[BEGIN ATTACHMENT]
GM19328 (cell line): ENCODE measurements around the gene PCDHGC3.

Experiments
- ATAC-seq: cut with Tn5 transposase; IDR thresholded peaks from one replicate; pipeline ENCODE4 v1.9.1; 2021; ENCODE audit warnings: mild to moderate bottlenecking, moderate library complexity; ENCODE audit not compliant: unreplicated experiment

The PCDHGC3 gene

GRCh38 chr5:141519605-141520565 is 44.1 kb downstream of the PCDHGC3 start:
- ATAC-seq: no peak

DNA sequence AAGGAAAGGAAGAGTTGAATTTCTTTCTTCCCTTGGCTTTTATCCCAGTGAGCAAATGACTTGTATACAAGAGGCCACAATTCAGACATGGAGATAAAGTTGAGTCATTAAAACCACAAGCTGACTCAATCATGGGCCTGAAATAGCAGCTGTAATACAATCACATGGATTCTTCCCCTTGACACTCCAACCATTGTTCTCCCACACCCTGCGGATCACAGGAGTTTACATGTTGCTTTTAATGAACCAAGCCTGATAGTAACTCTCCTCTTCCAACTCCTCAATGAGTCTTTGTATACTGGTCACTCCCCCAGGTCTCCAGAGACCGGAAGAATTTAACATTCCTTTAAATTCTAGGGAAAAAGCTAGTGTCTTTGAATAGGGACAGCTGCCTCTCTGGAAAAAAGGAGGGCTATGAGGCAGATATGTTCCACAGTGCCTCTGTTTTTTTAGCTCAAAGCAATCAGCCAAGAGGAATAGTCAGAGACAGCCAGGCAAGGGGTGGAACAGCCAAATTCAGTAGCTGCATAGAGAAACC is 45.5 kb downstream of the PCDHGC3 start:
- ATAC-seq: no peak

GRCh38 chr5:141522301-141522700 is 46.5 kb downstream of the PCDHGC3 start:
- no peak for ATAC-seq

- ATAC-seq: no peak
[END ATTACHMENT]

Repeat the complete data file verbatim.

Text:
GM19328 (cell line): ENCODE measurements around the gene PCDHGC3.

Experiments
- ATAC-seq: cut with Tn5 transposase; IDR thresholded peaks from one replicate; pipeline ENCODE4 v1.9.1; 2021; ENCODE audit warnings: mild to moderate bottlenecking, moderate library complexity; ENCODE audit not compliant: unreplicated experiment

The PCDHGC3 gene

GRCh38 chr5:141519605-141520565 is 44.1 kb downstream of the PCDHGC3 start:
- ATAC-seq: no peak

DNA sequence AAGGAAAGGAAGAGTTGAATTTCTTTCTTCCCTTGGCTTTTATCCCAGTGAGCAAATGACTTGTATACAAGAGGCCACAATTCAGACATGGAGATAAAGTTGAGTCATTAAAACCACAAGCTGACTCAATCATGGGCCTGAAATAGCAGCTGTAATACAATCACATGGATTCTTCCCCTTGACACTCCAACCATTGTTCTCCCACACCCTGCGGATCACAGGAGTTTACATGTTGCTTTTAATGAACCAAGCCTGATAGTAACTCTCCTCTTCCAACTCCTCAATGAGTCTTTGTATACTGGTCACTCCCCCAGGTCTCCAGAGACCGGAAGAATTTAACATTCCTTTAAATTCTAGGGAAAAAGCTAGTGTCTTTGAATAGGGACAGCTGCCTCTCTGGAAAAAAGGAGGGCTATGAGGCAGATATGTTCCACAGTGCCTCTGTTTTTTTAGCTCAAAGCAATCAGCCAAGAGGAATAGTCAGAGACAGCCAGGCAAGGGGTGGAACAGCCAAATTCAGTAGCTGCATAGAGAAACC is 45.5 kb downstream of the PCDHGC3 start:
- ATAC-seq: no peak

GRCh38 chr5:141522301-141522700 is 46.5 kb downstream of the PCDHGC3 start:
- no peak for ATAC-seq

- ATAC-seq: no peak